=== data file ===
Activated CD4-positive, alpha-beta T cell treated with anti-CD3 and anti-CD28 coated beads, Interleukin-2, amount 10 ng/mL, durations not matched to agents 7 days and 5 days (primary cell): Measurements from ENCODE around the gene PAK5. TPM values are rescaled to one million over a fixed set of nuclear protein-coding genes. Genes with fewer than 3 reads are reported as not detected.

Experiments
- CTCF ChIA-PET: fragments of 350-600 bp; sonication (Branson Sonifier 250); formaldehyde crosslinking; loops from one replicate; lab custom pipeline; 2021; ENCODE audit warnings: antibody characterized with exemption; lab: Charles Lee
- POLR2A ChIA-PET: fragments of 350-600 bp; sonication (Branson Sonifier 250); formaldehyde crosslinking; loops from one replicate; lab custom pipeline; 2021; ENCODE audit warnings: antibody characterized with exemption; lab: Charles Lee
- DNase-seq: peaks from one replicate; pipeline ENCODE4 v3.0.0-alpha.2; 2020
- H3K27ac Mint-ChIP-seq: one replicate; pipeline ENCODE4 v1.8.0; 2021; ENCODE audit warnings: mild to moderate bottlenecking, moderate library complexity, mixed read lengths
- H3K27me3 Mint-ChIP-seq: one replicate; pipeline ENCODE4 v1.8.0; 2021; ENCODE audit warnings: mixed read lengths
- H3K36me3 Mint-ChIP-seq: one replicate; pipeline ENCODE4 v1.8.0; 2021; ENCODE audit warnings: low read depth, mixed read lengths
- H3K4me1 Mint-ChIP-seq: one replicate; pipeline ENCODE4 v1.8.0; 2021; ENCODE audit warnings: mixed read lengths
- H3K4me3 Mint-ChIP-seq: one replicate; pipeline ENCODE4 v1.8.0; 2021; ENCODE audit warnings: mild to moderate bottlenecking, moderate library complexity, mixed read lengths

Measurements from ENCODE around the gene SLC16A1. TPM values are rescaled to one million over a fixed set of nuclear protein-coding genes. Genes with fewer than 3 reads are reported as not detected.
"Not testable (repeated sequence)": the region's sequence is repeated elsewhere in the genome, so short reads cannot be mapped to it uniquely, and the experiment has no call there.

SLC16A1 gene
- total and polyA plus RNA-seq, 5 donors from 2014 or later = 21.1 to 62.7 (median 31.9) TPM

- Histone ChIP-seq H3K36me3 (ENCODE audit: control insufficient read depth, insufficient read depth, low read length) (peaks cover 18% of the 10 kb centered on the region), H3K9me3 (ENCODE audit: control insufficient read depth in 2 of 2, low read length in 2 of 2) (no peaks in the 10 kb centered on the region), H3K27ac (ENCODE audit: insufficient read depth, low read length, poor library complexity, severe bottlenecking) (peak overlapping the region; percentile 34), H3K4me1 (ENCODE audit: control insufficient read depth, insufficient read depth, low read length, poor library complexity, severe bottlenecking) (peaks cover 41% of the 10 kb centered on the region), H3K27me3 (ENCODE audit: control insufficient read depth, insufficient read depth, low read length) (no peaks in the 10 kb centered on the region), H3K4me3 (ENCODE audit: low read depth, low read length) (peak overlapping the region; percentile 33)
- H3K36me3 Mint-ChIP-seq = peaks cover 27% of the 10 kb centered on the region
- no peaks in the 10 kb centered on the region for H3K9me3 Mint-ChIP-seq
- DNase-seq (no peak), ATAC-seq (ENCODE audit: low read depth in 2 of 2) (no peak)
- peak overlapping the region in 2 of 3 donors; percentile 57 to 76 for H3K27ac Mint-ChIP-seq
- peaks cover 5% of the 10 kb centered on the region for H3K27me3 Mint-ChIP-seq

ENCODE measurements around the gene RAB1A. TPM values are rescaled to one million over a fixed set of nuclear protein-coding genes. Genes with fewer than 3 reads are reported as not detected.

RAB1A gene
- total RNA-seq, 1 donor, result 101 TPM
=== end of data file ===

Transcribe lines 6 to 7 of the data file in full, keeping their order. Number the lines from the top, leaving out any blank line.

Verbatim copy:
- H3K27ac Mint-ChIP-seq: one replicate; pipeline ENCODE4 v1.8.0; 2021; ENCODE audit warnings: mild to moderate bottlenecking, moderate library complexity, mixed read lengths
- H3K27me3 Mint-ChIP-seq: one replicate; pipeline ENCODE4 v1.8.0; 2021; ENCODE audit warnings: mixed read lengths